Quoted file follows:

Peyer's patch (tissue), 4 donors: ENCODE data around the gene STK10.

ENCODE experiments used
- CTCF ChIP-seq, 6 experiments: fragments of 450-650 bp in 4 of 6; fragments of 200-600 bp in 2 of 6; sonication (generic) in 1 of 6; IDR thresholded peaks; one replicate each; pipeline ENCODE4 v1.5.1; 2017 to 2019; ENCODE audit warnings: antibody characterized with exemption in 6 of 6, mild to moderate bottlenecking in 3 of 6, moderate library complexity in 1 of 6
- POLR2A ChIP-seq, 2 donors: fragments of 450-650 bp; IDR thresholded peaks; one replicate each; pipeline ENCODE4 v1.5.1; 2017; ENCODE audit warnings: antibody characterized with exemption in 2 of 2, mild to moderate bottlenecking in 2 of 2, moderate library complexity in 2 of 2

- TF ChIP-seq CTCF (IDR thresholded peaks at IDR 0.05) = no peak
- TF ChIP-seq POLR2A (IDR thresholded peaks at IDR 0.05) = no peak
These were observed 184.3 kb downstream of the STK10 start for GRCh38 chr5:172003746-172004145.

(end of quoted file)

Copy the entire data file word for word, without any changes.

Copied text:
Peyer's patch (tissue), 4 donors: ENCODE data around the gene STK10.

ENCODE experiments used
- CTCF ChIP-seq, 6 experiments: fragments of 450-650 bp in 4 of 6; fragments of 200-600 bp in 2 of 6; sonication (generic) in 1 of 6; IDR thresholded peaks; one replicate each; pipeline ENCODE4 v1.5.1; 2017 to 2019; ENCODE audit warnings: antibody characterized with exemption in 6 of 6, mild to moderate bottlenecking in 3 of 6, moderate library complexity in 1 of 6
- POLR2A ChIP-seq, 2 donors: fragments of 450-650 bp; IDR thresholded peaks; one replicate each; pipeline ENCODE4 v1.5.1; 2017; ENCODE audit warnings: antibody characterized with exemption in 2 of 2, mild to moderate bottlenecking in 2 of 2, moderate library complexity in 2 of 2

- TF ChIP-seq CTCF (IDR thresholded peaks at IDR 0.05) = no peak
- TF ChIP-seq POLR2A (IDR thresholded peaks at IDR 0.05) = no peak
These were observed 184.3 kb downstream of the STK10 start for GRCh38 chr5:172003746-172004145.